During the second district reform in the GDR in 1952, the existing states were dissolved and the districts were redesigned. Thus Lucka came to the district of Leipzig with the Altenburg district . Around the city of Lucka, which lay between the Borna lignite district in the north and the Meuselwitz-Altenburg lignite district in the south, numerous open-cast mines were built after 1945. a. the Schleenhain and Groitzscher Dreieck opencast mines in the north and Phönix-Ost and Falkenhain in the south. As a result, a large part of the Lucka Forest was destroyed. After the recultivation of the remaining holes, numerous lakes are to be created in the vicinity of Lucka, such as the Groitzscher , Prößdorfer and Haselbacher See .

When the Free State of Thuringia was re-established in 1990, Lucka became Thuringian again as part of the Altenburg district and has been part of the Altenburger Land district since 1994.

Population development

Development of the population (from 1960: as of December 31) :

  • 1831: 1090
  • 1960: 5787
  • 1994: 5959
  • 1995: 5877
  • 1996: 5767
  • 1997: 5621
  • 1998: 5434
  • 1999: 5217
  • 2000: 5039
  • 2001: 4858
  • 2002: 4748
  • 2003: 4636
  • 2004: 4544
  • 2005: 4475
  • 2006: 4398
  • 2007: 4337
  • 2008: 4255
  • 2009: 4198
  • 2010: 4086
  • 2011: 4085
  • 2012: 4031
  • 2013: 3938
  • 2014: 3869
  • 2015: 3823
  • 2016: 3790
  • 2017: 3742
  • 2018: 3714
  • 2019: 3681
Data source from 1994: Thuringian State Office for Statistics


Local elections 2019
Turnout: 57.3% (2009: 51.1%)
Gains and losses
compared to 2014
 % p
+ 15.1  % p
-15.6  % p
+1.4  % p
-0.2  % p
-0.6  % p
town hall

City council

Since the local elections on May 26, 2019, the city ​​council has been composed as follows:

  • Citizens for Lucka: 10 seats (+3)
  • CDU : 2 seats (−2)
  • Lucka voters' association: 2 seats (± 0)
  • SPD : 1 seat (−1)
  • The left : 1 seat (± 0)

The turnout was 57.3%.


From 1994 to 2001 the SPD politician Christoph Richter was mayor of the city. From 2001 to 2007 the office was held by Rolan Herrmann. Kathrin Backmann-Eichhorn won the elections in 2007 and 2013 and was re-elected in 2019 with 95.8% (+ 3.3% p) of the valid votes and a voter turnout of 57.0% (+ 16.7% p).

coat of arms

Blazon : “In gold, an armed knight in steel blue armor with an open visor standing on green ground. The knight holds a black cross in his outstretched right hand and a stemmed rose in his left hand; he is accompanied on the right by a heraldic shield, which shows a red rose with a golden stem and green sepals in a silver field. "

The coat of arms appeared for the first time in 1431 as a city seal, in which the knight wore a scourge instead of the rose. Since the 17th century the rose of the Altenburg burgraves was used as the city's coat of arms. The coat of arms was replaced in 1951 by a new coat of arms depicting a worker with a sledgehammer. However, after the political change, it was replaced by the old one.


The flag of the city of Lucka shows the colors blue - gold (yellow).

Town twinning


Lucka train station

Between 1874 and 1993 Lucka was connected to the Gaschwitz – Meuselwitz railway . After tourist traffic was stopped on September 27, 1976, freight traffic continued on the Lucka – Meuselwitz section until May 23, 1993.

The city is part of the Central German Transport Association and is connected by the THÜSAC local passenger transport company with two PlusBus and other regional bus routes.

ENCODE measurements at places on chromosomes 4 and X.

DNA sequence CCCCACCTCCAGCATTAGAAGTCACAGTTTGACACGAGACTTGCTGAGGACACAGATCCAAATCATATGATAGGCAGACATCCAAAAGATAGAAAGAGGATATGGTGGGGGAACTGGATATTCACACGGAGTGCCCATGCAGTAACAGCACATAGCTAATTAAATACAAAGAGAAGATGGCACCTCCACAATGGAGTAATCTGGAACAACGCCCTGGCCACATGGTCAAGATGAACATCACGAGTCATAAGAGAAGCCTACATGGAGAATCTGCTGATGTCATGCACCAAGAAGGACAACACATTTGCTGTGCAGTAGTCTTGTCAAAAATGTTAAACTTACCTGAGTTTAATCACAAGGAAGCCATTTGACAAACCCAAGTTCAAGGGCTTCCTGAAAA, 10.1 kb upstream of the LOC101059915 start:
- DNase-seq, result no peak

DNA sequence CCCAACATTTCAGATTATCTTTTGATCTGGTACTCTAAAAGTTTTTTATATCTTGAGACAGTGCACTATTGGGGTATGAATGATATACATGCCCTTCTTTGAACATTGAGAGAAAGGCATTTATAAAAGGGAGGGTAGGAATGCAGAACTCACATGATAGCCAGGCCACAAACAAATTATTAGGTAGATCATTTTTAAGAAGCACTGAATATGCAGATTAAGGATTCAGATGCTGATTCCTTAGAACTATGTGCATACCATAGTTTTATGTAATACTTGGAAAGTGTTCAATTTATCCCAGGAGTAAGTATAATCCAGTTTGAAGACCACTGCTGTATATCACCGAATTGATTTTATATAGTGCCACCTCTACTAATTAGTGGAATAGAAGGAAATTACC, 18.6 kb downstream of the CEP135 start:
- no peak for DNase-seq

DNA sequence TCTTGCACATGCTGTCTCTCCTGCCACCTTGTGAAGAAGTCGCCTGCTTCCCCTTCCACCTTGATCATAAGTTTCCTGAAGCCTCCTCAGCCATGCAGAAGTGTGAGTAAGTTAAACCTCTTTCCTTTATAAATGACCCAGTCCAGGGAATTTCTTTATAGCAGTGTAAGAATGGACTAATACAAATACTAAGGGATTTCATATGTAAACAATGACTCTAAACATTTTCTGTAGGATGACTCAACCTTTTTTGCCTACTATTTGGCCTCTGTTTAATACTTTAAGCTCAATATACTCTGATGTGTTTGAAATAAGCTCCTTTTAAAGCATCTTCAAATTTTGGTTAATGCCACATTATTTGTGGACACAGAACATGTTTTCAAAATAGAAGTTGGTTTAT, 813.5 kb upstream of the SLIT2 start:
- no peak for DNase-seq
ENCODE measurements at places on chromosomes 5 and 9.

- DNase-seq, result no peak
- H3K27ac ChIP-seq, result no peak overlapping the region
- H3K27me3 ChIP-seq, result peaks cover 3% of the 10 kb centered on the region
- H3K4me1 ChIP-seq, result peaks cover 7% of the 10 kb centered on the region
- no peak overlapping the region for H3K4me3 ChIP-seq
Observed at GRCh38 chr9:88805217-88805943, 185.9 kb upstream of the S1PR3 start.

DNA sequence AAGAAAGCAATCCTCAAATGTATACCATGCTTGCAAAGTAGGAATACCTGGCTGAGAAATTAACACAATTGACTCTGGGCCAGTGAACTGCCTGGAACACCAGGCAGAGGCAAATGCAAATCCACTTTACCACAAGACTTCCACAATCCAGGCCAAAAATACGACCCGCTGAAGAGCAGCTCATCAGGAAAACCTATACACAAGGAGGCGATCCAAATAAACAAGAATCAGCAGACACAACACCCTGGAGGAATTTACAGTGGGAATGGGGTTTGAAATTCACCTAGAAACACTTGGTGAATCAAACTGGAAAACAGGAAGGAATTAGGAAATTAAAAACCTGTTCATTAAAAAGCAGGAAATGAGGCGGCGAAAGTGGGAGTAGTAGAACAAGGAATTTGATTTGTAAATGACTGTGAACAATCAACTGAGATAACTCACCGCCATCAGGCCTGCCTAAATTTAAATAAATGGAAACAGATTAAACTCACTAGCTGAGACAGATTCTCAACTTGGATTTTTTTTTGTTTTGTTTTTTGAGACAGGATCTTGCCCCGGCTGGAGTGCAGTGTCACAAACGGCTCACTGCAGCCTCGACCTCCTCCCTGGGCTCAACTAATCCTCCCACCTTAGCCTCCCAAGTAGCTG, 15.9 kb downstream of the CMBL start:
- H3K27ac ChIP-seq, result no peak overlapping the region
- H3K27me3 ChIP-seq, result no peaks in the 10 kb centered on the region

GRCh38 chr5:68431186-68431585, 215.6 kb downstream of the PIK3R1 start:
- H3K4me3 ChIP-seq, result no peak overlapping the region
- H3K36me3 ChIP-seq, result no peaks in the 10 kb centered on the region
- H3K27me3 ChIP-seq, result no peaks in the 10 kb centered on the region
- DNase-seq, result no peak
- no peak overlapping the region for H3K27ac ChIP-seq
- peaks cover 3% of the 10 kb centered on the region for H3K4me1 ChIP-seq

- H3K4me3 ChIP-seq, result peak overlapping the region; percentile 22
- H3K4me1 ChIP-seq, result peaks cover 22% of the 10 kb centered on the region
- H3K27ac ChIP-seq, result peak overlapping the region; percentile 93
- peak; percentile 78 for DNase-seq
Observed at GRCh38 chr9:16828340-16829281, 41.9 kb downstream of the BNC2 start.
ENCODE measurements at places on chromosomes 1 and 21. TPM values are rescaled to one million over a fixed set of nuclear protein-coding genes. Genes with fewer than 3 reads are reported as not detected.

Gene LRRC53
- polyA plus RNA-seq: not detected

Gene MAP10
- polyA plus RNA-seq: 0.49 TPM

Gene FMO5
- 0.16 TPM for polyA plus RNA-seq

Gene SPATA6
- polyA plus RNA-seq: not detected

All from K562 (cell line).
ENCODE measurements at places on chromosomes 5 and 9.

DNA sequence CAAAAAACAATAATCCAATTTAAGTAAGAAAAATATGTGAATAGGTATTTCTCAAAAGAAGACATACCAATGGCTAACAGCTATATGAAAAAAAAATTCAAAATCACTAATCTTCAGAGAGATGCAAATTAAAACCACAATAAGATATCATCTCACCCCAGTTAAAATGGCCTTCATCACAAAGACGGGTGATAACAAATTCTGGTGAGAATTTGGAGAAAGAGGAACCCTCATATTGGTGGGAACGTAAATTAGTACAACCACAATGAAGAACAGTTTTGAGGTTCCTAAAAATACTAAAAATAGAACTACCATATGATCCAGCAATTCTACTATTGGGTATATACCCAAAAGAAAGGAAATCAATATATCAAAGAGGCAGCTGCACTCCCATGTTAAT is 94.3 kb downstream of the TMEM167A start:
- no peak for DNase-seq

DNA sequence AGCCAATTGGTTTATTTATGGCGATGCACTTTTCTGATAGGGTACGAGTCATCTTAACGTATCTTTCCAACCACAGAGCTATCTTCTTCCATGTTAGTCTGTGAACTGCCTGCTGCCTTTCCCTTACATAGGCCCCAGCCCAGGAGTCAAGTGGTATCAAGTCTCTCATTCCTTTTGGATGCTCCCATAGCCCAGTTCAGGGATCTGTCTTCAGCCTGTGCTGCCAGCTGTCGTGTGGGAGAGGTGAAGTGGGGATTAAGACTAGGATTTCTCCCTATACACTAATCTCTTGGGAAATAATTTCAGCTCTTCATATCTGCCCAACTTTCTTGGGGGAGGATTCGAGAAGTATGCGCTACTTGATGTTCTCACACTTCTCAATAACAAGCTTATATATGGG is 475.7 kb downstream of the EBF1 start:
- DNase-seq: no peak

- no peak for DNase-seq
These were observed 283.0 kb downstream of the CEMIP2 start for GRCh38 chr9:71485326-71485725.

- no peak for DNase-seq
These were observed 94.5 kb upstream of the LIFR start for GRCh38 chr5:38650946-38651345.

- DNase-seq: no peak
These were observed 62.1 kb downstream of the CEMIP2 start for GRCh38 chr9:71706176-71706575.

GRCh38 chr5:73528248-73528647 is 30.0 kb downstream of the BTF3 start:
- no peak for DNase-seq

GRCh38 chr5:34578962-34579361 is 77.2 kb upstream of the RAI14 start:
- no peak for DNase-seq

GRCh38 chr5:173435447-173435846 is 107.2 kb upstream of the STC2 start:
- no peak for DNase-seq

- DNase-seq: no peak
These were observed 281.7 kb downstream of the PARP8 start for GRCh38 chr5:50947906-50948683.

Lucka is located on state road 1350 , which connects federal road 180 in Meuselwitz (south) and federal road 176 in Groitzsch, Saxony (north).

Culture and sights

City church from the south

Particularly noteworthy is the Luckaer Markt with the town church Sankt Pankratius , which was first mentioned in 1396 and rebuilt in the middle of the 17th century. In 1891 it got a new tower, which today gives it a height of 56 meters. There is also the Wettiner fountain with its lion statue from 1908. In the district of Prößdorf there is a manor with a historic entrance gate, outbuildings and several steles carved in stone. A 7.5 km long circular route connects Lucka with Prößdorf, which is characterized by its low-traffic, scenic route.

In the list of cultural monuments in Lucka , all listed buildings in the city area are listed.


Individual evidence

  1. ^ Population of the municipalities from the Thuringian State Office for Statistics  ( help on this ).
  2. ^ The Altenburg office in the book Geography for all estates . from p. 201
  3. ^ The locations of the Altenburg district from p.83
  4. The eastern district of the Duchy of Saxony-Altenburg in the municipal directory 1900
  5. ^ The Altenburg district office in the municipality register 1900
  6. ^ Corrugated cardboard factory Lucka: The company history. Archived from the original on October 28, 2007 ; accessed on August 2, 2017 .
  7. Thuringian Association of the Persecuted of the Nazi Regime - Association of Antifascists and Study Group of German Resistance 1933–1945 (ed.): Heimatgeschichtlicher Wegweiser to places of resistance and persecution 1933–1945, series: Heimatgeschichtliche Wegweiser Volume 8 Thüringen, Erfurt 2003, p. 21 , ISBN 3-88864-343-0
  8. ^ Günter Sagan: East Thuringia in the bombing war 1939-1945 . Michael-Imhof-Verlag, Petersberg 2013. pp. 182-183. ISBN 978-3-86568-636-7
  9. ^ History of the Haselbach and Schleenhain opencast mines in a document from the LMBV
  10. ^ History of the Meuselwitz-Altenburger Revier in a document of the LMBV
  11. City council elections 2019 in Thuringia - final result. Thuringian State Office for Statistics, accessed on June 6, 2019 .
  12. 2014 municipal council elections in Thuringia - final result. Thuringian State Office for Statistics, accessed on June 6, 2019 .
  13. ↑ Mayoral elections in Thuringia. Lucka, town. Thuringian State Office for Statistics (TLS), accessed on January 21, 2019 .
  14. Ludwig Stieda:  Rinhuber, Laurentius . In: Allgemeine Deutsche Biographie (ADB). Volume 53, Duncker & Humblot, Leipzig 1907, pp. 399-403.
  15. ^ Carl Bertheau:  Winckler, Johann Joseph . In: Allgemeine Deutsche Biographie (ADB). Volume 43, Duncker & Humblot, Leipzig 1898, pp. 373-375.

Web links

Commons : Lucka  - collection of images, videos and audio files